14 December 2012

Christmas on the Rez

Christmas programs at the school and church have great attendance.  People come to watch their children perform.  It's great chance to socialize.  Candy and treats are distributed.  Presents are exchanged.

At our house, the tree is put up and decorated on Christmas eve.  Sadly, this has changed in the last few years.  My children are grown.  We exchange gifts on Christmas morning.  We still have to wait for everyone to wake up Christmas morning.  Gifts have changed to the gift cards so readily available.  {I like that option.}  Christmas lists aren't very big as we've rarely had much money.  One thing we do is Christmas dinner-turkey, ham, wild rice, potatoes and pies.  Well, a few more dishes.  

Happily, one or the other of my sons usually manages to send me and mom to the casino.  We don't go as often as we used to.  I've been pretty busy writing and checking out various income generating ideas.  teehee.  {Reminds me.  I was checking on the status of a page I like at my third favorite haunt:  ..."internet gremlins"....  Most heartening to know I'm not the only one.}  We go over in the afternoon, after dinner, play for a couple hours.  

In my younger days, {still feels weird} we'd go sliding on new sleds, or toboggans.  Now, those took a while to learn to steer.  I usually tried to get out of being at the front.  They'd tell me how to steer and I didn't have the weight or strength to turn.  After ending up in the snowbank too many times, I was finally relegated to the back.  That could be just a dangerous as one could fall off if not careful.  

There'd be five or six on the toboggan.  We'd have a contest to see who could get the furthest down the hill.  I think the goal was to try to get from the top of the hill all the way to the hill going to Big Point.  Being young and small, we never even made it to the church.  Heck, just making it to the bottom of the first hill was an accomplishment.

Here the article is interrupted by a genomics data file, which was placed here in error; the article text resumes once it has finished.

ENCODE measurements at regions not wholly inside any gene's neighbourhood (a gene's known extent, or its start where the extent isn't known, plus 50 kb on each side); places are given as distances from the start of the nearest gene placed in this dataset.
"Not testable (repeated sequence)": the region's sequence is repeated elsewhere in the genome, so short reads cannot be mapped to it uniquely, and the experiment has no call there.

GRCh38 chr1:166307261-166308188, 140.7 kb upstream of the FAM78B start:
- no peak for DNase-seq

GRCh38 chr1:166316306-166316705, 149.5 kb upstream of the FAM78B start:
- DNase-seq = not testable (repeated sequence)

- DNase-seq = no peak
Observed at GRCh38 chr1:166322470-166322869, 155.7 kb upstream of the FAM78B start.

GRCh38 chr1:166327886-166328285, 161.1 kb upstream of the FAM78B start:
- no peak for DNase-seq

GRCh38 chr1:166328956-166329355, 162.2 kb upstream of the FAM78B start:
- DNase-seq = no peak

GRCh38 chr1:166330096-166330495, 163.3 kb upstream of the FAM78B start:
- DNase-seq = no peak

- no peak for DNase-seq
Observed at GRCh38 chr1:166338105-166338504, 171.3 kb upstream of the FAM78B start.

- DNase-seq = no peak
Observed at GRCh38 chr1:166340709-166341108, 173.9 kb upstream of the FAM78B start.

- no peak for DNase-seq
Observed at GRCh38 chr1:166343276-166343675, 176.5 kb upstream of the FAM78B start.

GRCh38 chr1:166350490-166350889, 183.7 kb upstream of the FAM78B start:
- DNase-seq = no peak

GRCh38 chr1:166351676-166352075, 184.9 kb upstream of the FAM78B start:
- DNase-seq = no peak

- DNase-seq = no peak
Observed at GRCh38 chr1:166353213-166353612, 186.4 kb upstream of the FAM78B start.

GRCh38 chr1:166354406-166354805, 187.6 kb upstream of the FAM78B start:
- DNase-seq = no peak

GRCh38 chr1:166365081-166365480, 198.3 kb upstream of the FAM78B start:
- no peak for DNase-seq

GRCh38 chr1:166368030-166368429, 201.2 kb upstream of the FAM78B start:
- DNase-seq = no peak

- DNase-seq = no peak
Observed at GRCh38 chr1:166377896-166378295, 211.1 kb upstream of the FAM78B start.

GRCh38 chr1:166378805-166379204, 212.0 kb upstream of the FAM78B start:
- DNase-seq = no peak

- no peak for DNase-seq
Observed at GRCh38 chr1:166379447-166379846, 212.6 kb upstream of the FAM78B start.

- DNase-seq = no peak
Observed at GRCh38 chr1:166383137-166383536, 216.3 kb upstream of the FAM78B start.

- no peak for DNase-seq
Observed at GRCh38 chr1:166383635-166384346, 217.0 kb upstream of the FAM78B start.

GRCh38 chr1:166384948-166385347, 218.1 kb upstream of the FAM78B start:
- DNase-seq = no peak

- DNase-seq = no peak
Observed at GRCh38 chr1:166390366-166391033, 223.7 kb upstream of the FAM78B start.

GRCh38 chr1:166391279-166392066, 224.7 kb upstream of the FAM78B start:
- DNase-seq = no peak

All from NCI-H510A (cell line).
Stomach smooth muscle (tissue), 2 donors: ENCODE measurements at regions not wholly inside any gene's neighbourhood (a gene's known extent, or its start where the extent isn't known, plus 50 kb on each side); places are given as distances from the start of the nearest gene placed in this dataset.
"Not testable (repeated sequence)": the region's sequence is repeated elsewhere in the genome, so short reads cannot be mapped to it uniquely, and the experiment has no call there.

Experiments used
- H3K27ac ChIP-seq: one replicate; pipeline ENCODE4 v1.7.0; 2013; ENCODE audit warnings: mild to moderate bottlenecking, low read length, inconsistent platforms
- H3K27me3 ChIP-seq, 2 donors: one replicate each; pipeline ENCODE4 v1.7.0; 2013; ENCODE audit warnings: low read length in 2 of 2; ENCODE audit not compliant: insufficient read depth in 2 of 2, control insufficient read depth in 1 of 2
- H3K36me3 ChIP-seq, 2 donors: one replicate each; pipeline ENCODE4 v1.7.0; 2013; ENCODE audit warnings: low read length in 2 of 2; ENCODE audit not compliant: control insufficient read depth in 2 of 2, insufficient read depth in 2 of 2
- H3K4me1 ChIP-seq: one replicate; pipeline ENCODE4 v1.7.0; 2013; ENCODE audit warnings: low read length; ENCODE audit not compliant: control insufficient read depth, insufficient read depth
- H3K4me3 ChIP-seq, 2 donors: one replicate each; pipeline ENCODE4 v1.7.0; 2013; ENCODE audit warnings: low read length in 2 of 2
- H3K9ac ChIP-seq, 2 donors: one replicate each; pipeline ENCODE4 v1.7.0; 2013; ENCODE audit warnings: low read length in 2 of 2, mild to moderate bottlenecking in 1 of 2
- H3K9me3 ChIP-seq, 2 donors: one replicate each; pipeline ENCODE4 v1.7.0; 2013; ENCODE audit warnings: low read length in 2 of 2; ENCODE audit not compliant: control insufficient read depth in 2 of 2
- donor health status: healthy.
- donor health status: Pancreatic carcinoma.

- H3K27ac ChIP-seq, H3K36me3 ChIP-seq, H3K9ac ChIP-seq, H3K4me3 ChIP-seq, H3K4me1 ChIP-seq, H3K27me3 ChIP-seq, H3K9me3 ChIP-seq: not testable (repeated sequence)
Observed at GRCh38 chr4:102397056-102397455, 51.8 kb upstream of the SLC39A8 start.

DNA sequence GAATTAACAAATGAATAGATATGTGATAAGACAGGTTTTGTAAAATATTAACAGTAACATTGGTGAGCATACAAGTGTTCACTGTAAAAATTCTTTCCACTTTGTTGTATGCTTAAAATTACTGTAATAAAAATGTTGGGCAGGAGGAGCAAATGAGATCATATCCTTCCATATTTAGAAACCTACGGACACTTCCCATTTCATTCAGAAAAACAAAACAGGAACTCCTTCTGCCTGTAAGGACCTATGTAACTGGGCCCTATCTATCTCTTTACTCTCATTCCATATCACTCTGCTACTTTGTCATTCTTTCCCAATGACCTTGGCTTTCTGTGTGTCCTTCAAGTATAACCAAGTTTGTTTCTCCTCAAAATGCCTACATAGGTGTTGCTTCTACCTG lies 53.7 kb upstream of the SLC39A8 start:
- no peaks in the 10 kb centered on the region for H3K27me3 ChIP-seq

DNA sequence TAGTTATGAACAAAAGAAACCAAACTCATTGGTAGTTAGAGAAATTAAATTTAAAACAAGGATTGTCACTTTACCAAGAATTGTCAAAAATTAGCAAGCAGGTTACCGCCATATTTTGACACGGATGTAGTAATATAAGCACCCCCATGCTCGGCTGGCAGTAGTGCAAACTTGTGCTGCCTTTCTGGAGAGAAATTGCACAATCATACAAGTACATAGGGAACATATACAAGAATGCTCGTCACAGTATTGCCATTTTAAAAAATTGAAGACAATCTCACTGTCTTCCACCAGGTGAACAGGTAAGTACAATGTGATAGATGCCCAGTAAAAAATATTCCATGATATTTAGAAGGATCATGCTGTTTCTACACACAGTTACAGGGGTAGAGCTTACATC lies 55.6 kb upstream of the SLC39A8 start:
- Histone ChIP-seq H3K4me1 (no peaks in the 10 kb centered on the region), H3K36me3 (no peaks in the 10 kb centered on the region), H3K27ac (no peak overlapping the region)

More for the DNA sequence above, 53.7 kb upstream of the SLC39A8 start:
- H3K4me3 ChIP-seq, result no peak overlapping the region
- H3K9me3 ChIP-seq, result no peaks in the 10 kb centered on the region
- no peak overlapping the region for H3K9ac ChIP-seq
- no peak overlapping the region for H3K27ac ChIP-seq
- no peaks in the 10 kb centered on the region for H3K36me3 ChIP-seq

Oh, and if there wasn't enough sleds, we'd collect cardboard boxes and use those til they fell apart.  Since the hill was in the middle of the village, I don't remember being interrupted and having to wait for cars to go by.  The adults would use an alternate route as long as there were kids on the hill.  One could hear us all over the village.  Talking, laughing, screaming.  That hill sure looked big going back up.  We usually managed to go down the hill three or four times in the hour we had.  Gets dark pretty fast in the winter.  

One year, {after snowmobiles arrived in the village,} I froze the tip of my ear.  I just went from the house to my friends and back, five minutes total.  Course, didn't have no hat, helmet or gloves on.  The day was warm.  Perception of warmth is dependent on the quality of the sun and sky to youngsters.  At least mine.  

When questioned by my parents as to why I didn't wear a hat, "I was only going to ---'s,"  a distance of about a thousand yards.  Naturally, when making sure my own sons were dressed warmly, I didn't go into the reasons.  Now that I think about it, why didn't I just tell them why, that I froze my ear and didn't want them to do so.  Hmm. All the little nieces and nephews, take heed.  Wear your hats, mitts and coats.  (teehee.)

Ahh, well, must continue doing errands for the rest of the week.  Being "Miss Drive" again.

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